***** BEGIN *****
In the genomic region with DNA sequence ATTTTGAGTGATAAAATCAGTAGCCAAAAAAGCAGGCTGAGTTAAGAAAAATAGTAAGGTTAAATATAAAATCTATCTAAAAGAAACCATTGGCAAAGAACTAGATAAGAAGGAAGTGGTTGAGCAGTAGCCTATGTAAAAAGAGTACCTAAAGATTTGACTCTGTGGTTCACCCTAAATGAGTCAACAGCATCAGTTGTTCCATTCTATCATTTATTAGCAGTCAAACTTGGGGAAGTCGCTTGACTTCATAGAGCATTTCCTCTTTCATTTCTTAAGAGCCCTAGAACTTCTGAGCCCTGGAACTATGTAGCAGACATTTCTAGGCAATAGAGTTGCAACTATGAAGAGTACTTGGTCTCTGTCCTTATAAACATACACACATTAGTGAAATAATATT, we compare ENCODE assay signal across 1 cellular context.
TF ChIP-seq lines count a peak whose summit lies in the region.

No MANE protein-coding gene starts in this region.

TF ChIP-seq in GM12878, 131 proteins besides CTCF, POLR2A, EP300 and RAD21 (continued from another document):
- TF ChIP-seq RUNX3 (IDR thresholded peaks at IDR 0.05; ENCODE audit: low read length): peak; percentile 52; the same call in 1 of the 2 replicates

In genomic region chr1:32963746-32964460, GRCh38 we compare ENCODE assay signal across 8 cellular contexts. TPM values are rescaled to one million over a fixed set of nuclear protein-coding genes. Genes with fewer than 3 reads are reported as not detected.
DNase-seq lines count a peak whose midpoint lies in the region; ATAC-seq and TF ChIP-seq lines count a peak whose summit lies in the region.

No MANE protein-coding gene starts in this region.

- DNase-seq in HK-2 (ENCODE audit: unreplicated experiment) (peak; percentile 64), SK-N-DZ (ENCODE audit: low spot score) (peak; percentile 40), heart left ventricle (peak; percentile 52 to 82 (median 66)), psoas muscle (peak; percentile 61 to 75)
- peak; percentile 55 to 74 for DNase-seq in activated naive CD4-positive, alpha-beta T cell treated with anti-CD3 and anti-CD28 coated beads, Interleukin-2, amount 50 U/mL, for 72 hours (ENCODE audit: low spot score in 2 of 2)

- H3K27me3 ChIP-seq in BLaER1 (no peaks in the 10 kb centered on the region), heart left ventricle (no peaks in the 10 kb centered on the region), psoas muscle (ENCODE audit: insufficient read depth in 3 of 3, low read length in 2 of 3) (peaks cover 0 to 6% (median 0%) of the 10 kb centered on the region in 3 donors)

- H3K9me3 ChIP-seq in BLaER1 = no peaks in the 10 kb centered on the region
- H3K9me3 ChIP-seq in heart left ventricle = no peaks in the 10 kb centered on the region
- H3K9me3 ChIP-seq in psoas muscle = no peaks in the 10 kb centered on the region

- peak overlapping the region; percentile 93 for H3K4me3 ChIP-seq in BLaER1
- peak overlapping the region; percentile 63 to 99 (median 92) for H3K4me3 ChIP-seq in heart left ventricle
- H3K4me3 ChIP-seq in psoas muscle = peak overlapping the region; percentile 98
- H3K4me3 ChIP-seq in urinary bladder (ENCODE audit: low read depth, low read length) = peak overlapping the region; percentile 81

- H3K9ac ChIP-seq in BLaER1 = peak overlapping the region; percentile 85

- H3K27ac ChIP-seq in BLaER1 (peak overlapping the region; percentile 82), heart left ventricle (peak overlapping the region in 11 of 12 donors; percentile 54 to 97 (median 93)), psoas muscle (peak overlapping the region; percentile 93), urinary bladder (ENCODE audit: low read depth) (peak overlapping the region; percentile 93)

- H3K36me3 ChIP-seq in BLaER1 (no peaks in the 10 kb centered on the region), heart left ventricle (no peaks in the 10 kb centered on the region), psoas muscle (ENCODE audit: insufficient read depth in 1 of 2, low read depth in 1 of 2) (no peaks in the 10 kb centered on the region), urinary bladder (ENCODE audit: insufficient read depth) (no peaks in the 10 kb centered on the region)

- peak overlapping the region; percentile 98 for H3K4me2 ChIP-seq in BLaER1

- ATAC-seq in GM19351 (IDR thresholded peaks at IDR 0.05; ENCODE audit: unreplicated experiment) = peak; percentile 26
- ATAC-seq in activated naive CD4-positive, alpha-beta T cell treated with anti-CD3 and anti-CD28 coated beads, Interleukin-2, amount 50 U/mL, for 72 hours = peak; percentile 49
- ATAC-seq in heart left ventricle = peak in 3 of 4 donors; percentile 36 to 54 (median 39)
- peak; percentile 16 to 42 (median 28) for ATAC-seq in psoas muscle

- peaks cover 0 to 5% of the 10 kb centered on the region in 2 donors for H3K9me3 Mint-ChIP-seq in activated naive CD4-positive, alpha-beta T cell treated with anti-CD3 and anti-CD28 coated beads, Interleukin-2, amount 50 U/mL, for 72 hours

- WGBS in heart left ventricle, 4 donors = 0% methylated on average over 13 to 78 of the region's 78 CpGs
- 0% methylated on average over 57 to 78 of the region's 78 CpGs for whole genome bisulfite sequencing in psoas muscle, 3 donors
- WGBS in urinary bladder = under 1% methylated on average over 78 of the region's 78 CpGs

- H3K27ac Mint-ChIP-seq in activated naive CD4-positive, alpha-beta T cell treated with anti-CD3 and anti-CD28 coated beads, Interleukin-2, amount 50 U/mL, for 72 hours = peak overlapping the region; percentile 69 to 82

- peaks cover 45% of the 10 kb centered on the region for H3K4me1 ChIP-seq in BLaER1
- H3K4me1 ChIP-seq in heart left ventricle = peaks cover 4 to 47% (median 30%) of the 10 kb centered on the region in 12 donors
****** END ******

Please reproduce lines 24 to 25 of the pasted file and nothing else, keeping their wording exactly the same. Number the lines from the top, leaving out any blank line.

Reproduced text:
- ATAC-seq in activated naive CD4-positive, alpha-beta T cell treated with anti-CD3 and anti-CD28 coated beads, Interleukin-2, amount 50 U/mL, for 72 hours = peak; percentile 49
- ATAC-seq in heart left ventricle = peak in 3 of 4 donors; percentile 36 to 54 (median 39)